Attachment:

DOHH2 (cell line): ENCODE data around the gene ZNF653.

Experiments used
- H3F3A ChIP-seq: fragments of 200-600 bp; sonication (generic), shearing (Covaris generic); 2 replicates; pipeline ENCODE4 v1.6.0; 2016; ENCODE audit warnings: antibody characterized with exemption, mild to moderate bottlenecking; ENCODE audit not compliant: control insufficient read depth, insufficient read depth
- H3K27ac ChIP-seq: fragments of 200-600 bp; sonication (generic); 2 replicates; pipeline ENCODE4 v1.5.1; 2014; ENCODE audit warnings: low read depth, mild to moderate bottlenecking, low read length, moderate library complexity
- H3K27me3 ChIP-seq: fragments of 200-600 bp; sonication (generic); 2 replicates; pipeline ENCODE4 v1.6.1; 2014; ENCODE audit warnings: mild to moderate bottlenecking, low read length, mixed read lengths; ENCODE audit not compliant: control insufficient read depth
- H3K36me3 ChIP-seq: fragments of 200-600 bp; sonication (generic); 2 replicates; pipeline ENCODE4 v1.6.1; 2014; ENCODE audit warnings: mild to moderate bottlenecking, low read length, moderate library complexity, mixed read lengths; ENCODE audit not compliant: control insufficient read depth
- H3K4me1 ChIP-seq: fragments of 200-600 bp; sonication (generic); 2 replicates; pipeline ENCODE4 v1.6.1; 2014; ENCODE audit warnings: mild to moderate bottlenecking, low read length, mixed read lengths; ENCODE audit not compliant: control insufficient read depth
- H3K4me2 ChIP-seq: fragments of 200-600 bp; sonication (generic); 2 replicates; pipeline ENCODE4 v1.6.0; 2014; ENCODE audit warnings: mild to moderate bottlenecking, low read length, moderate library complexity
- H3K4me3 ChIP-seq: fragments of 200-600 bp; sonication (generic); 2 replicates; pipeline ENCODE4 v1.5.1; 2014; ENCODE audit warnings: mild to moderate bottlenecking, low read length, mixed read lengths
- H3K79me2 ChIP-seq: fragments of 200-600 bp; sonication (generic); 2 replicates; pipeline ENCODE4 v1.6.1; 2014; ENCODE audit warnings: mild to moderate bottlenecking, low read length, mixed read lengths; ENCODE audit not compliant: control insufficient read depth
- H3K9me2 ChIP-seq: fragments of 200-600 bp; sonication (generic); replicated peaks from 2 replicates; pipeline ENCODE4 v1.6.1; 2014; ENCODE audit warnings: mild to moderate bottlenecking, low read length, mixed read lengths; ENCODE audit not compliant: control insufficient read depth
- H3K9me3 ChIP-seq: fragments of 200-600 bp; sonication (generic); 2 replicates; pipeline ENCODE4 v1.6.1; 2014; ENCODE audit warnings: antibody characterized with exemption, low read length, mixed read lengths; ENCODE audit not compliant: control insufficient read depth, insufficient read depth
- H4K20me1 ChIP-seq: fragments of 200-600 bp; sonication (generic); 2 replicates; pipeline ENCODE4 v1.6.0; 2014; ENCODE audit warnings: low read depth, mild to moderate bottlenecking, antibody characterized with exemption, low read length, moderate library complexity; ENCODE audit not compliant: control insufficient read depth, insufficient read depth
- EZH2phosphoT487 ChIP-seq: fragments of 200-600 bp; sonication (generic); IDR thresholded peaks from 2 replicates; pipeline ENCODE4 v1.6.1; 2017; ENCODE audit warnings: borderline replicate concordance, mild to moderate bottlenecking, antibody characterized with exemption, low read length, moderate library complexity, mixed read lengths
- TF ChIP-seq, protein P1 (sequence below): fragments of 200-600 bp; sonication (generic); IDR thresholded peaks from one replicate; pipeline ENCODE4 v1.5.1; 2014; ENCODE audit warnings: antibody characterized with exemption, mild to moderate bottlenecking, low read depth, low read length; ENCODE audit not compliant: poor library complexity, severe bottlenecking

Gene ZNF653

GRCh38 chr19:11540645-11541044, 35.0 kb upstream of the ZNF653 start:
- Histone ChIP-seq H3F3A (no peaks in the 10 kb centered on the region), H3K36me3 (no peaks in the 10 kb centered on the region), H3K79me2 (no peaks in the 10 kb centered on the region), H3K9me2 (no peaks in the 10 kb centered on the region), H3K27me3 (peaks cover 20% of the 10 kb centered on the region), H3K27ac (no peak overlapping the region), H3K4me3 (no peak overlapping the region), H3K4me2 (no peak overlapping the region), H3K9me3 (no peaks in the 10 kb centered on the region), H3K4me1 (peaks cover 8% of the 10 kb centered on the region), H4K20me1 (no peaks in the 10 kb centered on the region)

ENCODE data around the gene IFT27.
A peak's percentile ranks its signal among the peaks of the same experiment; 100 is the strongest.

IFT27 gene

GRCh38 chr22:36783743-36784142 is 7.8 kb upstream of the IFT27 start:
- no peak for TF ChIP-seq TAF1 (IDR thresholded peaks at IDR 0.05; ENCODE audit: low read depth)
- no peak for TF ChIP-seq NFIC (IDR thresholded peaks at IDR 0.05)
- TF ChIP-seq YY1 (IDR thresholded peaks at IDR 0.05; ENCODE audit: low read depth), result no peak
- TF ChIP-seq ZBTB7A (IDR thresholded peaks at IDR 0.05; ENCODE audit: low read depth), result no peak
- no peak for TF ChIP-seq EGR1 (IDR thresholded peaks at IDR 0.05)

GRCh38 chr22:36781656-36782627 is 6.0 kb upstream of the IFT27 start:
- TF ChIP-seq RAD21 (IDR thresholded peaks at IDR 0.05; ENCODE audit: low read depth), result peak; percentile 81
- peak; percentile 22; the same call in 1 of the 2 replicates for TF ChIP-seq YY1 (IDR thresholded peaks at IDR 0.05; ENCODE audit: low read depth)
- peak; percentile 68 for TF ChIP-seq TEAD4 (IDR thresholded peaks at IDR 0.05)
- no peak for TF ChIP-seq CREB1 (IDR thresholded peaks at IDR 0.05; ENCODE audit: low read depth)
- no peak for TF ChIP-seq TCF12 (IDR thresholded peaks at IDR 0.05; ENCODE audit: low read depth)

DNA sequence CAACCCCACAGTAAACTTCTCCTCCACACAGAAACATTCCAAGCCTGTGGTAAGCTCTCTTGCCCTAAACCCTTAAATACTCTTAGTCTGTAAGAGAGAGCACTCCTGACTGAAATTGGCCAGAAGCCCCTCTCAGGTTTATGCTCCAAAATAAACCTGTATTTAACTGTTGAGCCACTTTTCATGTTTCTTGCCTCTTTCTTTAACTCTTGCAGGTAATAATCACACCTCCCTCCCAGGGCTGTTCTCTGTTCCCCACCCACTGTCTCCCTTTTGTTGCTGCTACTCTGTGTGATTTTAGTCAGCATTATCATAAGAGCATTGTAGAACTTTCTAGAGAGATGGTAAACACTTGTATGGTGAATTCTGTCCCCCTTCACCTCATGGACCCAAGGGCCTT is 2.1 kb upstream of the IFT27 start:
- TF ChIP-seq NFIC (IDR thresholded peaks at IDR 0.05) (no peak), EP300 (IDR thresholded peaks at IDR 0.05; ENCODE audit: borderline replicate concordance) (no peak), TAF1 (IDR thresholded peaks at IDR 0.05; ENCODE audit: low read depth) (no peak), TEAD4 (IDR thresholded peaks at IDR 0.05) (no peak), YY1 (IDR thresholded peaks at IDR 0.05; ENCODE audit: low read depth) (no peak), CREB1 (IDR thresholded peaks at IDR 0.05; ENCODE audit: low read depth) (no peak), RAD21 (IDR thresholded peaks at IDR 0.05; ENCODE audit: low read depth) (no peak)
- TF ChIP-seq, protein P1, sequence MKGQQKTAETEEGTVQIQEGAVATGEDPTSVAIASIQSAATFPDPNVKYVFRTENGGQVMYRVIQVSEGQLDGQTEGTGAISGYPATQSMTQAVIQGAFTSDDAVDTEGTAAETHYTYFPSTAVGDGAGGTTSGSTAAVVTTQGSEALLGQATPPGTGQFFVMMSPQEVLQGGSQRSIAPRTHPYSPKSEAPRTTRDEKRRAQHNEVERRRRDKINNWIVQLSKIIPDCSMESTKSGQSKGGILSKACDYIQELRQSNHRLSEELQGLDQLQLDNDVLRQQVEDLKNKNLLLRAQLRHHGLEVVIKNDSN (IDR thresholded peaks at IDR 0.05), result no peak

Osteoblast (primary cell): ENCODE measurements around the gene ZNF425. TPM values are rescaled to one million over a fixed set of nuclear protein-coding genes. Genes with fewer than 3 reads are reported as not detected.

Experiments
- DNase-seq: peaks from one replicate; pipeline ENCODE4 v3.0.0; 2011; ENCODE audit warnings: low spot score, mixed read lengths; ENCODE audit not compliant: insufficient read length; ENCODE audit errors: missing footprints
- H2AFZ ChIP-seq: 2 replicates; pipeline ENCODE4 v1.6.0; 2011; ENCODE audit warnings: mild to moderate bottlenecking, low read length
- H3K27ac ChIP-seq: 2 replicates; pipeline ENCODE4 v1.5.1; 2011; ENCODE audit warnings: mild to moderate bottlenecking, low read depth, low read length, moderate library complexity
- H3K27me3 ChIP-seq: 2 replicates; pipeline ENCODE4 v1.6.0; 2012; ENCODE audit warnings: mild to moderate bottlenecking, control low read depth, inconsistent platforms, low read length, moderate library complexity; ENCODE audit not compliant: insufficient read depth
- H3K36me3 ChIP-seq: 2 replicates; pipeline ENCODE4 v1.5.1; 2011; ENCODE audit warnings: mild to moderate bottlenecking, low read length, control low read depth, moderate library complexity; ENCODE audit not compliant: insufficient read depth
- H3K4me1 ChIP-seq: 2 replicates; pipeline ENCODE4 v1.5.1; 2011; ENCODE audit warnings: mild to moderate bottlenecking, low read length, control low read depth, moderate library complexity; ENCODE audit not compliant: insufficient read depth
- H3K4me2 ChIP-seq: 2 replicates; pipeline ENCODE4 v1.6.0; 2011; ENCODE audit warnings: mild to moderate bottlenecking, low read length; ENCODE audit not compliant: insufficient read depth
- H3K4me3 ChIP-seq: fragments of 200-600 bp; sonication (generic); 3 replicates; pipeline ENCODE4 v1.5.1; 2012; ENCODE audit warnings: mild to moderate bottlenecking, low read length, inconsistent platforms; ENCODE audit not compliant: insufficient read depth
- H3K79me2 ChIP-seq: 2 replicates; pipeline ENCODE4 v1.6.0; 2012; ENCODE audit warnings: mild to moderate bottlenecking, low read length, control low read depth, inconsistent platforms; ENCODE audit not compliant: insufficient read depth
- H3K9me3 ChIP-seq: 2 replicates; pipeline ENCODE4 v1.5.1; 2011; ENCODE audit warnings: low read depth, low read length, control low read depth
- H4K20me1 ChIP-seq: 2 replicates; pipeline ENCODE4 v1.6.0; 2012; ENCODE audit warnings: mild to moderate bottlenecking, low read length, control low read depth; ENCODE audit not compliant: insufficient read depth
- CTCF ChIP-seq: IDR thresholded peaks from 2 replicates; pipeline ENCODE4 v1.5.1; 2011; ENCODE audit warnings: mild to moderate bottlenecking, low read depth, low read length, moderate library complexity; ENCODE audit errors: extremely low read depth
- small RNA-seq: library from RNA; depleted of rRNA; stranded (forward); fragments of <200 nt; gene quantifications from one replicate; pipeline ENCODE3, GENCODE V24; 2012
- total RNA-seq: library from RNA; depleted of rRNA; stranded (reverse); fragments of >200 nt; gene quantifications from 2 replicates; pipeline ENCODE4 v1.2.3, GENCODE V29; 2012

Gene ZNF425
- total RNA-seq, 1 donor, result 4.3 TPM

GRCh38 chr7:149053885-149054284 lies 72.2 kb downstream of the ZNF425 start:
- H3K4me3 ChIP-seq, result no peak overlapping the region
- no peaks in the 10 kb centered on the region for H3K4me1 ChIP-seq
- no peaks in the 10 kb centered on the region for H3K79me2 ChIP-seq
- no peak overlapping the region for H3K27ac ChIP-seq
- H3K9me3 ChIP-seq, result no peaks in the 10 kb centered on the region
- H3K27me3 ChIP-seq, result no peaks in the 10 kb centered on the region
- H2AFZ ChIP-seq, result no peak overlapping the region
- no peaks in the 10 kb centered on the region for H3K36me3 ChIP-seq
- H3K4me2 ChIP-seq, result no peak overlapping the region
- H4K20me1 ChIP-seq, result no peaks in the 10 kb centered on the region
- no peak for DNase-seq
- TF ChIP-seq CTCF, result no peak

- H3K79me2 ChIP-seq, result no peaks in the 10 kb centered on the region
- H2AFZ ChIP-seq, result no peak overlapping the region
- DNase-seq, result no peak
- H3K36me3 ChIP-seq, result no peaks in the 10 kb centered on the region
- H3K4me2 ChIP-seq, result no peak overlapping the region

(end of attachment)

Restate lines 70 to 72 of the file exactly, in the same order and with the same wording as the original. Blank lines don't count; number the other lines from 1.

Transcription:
- DNase-seq, result no peak
- H3K36me3 ChIP-seq, result no peaks in the 10 kb centered on the region
- H3K4me2 ChIP-seq, result no peak overlapping the region